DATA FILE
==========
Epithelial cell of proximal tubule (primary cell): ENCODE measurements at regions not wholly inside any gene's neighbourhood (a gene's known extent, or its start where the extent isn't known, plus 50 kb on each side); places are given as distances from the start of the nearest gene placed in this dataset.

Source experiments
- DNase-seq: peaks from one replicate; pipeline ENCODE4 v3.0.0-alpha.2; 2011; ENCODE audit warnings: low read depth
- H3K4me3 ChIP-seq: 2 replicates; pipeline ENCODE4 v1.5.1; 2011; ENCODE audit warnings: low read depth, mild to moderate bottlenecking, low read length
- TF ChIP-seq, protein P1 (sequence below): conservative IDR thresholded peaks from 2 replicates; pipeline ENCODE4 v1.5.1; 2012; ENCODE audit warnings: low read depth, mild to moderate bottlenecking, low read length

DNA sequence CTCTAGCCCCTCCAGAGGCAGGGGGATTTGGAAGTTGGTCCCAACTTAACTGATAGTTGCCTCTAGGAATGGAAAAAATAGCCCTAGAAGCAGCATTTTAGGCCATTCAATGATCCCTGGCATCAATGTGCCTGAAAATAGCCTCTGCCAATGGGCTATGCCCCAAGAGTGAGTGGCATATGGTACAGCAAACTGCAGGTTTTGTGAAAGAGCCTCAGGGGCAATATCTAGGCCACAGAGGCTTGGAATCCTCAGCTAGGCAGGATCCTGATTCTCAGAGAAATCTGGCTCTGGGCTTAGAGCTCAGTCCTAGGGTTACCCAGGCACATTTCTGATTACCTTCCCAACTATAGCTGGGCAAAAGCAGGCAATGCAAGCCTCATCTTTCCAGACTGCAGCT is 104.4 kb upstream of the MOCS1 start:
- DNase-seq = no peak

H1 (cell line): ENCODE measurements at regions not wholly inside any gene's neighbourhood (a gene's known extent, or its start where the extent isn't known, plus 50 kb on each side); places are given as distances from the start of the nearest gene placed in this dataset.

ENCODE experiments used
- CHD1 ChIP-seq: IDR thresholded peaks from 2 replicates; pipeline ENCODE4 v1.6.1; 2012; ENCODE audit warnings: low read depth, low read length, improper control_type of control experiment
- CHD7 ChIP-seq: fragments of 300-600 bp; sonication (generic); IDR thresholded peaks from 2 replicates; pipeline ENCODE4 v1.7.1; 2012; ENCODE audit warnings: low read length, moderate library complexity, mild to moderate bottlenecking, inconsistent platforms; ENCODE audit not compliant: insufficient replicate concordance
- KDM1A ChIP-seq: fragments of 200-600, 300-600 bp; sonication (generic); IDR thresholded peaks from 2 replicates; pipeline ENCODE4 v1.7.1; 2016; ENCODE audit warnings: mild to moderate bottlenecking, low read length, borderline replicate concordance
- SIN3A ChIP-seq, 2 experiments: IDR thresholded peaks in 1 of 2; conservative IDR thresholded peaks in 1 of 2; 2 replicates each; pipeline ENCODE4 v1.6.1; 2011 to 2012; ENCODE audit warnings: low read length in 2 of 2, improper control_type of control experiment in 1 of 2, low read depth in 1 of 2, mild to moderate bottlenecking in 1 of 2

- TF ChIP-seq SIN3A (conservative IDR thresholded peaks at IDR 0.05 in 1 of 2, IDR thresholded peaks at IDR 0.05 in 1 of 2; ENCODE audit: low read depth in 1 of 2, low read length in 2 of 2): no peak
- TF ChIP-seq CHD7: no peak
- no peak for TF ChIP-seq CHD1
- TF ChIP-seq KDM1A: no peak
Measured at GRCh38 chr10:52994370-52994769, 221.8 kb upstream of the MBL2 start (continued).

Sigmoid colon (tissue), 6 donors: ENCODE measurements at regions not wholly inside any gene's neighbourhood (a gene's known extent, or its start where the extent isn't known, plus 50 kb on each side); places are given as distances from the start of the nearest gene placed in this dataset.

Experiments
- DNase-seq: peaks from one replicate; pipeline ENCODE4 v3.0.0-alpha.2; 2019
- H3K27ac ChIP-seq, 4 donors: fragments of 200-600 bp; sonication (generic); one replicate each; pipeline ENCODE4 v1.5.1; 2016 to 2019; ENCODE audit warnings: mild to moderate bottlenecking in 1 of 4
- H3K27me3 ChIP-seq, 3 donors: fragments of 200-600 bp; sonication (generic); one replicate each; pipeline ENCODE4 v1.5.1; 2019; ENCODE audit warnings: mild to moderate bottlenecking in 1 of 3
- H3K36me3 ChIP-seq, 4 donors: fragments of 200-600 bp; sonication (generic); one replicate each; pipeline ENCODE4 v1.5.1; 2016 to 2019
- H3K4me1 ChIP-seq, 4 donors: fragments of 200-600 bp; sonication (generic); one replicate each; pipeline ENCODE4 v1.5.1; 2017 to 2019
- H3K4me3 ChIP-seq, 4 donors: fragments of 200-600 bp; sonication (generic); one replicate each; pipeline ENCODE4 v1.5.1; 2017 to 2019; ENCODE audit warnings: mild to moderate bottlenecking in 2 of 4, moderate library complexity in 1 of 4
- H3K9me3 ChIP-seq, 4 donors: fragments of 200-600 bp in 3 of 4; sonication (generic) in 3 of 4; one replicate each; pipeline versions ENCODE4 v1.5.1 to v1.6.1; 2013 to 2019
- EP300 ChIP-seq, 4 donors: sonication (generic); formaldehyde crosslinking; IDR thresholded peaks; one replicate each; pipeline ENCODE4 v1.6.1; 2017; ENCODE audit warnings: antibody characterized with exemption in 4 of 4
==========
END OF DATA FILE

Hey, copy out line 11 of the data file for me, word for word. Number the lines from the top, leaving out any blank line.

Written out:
- CHD7 ChIP-seq: fragments of 300-600 bp; sonication (generic); IDR thresholded peaks from 2 replicates; pipeline ENCODE4 v1.7.1; 2012; ENCODE audit warnings: low read length, moderate library complexity, mild to moderate bottlenecking, inconsistent platforms; ENCODE audit not compliant: insufficient replicate concordance